delay_us(100) // delay 100 micro sec
DC motor as it was intended, we turn the motor on in
forward or reverse, or place it in the brake condition to stop
it. We can produce different speeds by pulsing the ON
states with different duty cycles. These capabilities are easily
accomplished by the function in Figure 2. A value of 1 for
dir produces forward movement, while -1 indicates reverse.
The speed parameter is a percentage (0-100) of the
Note that the SmallDC() function produces only one
pulse, so it must be called continuously to produce the
desired movement. (More on this shortly.) The 100
microsecond delay in the for-loop ensures that the total
time spent in the loop is 10,000 microseconds (100*100).
The motor is always turned ON in the proper direction
before the loop starts, and then is turned off when the
proper percentage of on-time is reached. If this routine is
called continuously, the motor will be pulsed 100 times per
second creating a smooth rotation.
The techniques shown for small DC motors are well
understood by most seasoned hobbyists, but let’s see how
we can use this same hardware to pulse a servomotor.
68 SERVO 08.2012
Servomotors are controlled by the width of a 5V pulse
applied to the control line. In general, a width of 1,500
microseconds will cause the motor to stop. As the pulse
increases toward 2,000 microseconds, the motor will move
forward faster and faster. Decreasing the pulse toward
1,000 microseconds also moves the motor faster, but in
reverse. The next step is to see how we can produce 5V
pulses with the H-bridge circuitry.
It is very important that we do NOT use the ON
condition of the existing hardware because the voltage
used to power the H-bridge — and thus the motors — is
usually larger than 5V. We can, however, use the COAST
state along with a pull-up resistor to produce a five volt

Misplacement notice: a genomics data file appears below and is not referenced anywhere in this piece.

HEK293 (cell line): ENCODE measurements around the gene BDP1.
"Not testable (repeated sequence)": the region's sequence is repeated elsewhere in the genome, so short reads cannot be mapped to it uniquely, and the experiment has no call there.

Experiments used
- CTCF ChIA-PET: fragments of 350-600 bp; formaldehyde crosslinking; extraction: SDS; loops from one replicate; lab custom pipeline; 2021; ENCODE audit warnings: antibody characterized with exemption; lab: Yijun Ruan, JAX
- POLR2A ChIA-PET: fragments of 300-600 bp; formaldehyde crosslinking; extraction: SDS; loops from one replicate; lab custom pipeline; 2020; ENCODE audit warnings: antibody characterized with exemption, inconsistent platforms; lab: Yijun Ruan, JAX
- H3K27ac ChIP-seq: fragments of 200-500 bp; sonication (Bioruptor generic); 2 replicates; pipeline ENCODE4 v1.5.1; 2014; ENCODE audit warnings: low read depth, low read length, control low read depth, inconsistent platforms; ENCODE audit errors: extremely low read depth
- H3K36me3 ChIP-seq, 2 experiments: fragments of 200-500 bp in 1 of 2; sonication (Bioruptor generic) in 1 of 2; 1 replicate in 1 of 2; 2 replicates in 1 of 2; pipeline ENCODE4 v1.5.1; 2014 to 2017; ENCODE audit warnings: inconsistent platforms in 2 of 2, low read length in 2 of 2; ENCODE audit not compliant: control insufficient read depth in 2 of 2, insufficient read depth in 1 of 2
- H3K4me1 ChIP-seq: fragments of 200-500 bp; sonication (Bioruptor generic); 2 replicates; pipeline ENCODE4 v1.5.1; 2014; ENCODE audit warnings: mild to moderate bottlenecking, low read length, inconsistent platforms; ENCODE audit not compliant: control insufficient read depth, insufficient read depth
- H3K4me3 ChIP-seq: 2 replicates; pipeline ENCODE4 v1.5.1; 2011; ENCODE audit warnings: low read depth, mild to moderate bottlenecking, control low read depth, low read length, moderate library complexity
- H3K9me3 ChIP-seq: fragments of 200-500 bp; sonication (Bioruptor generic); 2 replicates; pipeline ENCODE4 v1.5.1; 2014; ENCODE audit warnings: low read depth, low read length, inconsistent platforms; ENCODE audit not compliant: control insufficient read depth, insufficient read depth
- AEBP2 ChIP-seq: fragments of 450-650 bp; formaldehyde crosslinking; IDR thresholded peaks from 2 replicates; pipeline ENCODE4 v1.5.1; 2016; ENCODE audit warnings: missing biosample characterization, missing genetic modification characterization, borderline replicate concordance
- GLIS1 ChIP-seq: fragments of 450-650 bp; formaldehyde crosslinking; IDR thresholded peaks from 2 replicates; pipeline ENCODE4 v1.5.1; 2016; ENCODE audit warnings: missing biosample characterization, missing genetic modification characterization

pulse for controlling a servomotor; this is shown in Figure
3. Notice we are using the right motor-lead connection to
drive the servomotor, but either motor-lead will work fine as
both will react identically to our servomotor software.
The software needed to produce the appropriate pulse
for a servomotor is shown in Figure 4. It starts by
calculating the necessary pulse width (pw) by effectively
adding or subtracting up to 500 (based on the current
value of speed) from the off-time of 1,500. When the
motor is set to COAST, the output will go high to 5V and
stay there for the time calculated. The BRAKE condition
terminates the pulse by bringing the output line to zero.
Finally, a delay is used to ensure that the entire process
takes 20 ms which will produce 50 pulses per second when
this function is called continuously.
It is worth mentioning that some continuous-rotation
servomotors we have used reach their peak speeds at pulse
widths well inside the normal limits of 1,000 and 2,000
microseconds. This is easily corrected by reducing the
multiplier of five in the first line of the Servomotor()
function in Figure 4. Just experiment to find what is right
for your situation.
Large DC Motors
The TB6612FNG motor controller on the Baby
Orangutan can only handle enough current for small
motors. This is true for nearly all IC controllers because of
an IC’s limited ability to dissipate heat. In order to power
larger motors, we would need an H-bridge built with high
current MOSFET transistors. The RoboClaw motor controller
from Basic Micro shown in Figure 5 not only has a high
The soon to be released RobotBASIC Robot Operating
System is designed to make building a robot easier than ever.
It provides both the hardware connections and the software
drivers for interfacing a wide variety of motors and sensors
with RobotBASIC. The interface itself is just the beginning
though, because, as with any operating system, the RROS truly
manages the resources being controlled. For example, it can
automatically interface with and control all the motor types
described in this article using ramping, wheel encoders, and
much more. If you are curious about the features of our RROS,
a draft of the User's Manual can be downloaded from